Many people are unaware that after a child support amount is established by the Providence Family Court, it can be changed. The RI Family Court Court will require that the reason for the change is valid and that there has been a substantial change in circumstances since the prior court order. Simply not wanting to pay the amount established during the divorce or custody hearings is not a valid excuse. However, there are a few common reasons that the Court will allow support payments to be lowered.
If the parent that is paying the child support becomes disabled and as a result of this disability takes a loss in income, the Rhode island family Court may allow child support payments to be adjusted according to the parties new income level. A disability in itself does not prevent people from paying child support.
Loss of Income.
If a person becomes temporarily unemployed due to lay off or other reasons, the Court may temporarily adjust child support payments until that person returns to work. In addition, if the new job is at a lower wage than the previous employer, the terms of the support may be adjusted to meet the new income level.
Change In Medical Status.
If the child support payments included payments for special needs or daycare and the child no longer needs this medical treatment, or daycare than adjustments can be made to the support. However, any new medical needs that may arise for the child may result in an increase at a later date.
additional dependent child
If either party has an additional dependent child to support, such change in circumstances may warrant a modification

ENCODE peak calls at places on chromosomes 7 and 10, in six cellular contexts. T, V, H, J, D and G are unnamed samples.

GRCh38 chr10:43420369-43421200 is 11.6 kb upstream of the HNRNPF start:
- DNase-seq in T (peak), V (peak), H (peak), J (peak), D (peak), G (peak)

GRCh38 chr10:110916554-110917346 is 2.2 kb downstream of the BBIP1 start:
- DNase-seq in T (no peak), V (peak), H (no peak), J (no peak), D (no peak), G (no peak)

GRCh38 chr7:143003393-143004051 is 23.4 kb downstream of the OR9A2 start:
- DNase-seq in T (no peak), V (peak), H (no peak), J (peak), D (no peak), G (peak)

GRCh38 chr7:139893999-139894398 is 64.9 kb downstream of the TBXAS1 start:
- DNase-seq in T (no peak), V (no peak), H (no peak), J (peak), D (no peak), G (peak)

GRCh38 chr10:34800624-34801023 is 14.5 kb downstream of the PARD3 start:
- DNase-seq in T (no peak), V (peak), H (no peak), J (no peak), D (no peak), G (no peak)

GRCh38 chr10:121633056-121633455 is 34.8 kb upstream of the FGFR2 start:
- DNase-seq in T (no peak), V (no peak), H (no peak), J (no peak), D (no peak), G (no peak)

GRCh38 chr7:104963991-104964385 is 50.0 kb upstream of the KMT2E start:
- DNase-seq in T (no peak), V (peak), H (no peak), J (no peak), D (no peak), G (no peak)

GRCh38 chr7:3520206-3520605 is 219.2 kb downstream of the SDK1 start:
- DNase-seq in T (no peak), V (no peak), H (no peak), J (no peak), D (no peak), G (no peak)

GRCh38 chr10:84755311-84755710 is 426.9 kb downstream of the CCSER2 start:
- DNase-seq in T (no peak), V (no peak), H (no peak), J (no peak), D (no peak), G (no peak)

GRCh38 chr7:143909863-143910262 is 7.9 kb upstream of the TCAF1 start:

There are other circumstances that may qualify for a change in child support. However, you must keep in mind that the reasons must be legitimate, and you must be able to prove those reasons in Court. A change in your lifestyle, such as deciding to move to a luxury apartment or buy an expensive car, will not convince the judge to change your child support payments so that you can afford these bills.
“In 2013, some of the lowest rates of receiving all child support that was due belonged to custodial parents who were under 30 years old (30.3 percent), who had less than a high school education (30.3 percent), whose child had no contact with their other parent (32.0 percent), who were Black (33.7 percent), or who had never married (34.1 percent). These rates were not statistically different from each other (Figure 5). Custodial parents who had at least a Bachelor’s degree (62.4 percent), who had joint legal or physical custody of their child(ren) (58.6 percent), who were 40 years or older (58.5 percent), or who were divorced (56.5 percent) had some of the highest rates of receiving all child support payments that were due in 2013. ” http://www.census.gov/content/dam/Census/library/publications/2016/demo/P60-255.pdf U.S. Census Bureau, Custodial Mothers and Fathers and Their Child Support: 2013 By Timothy Grall Current Population Reports Issued January 2016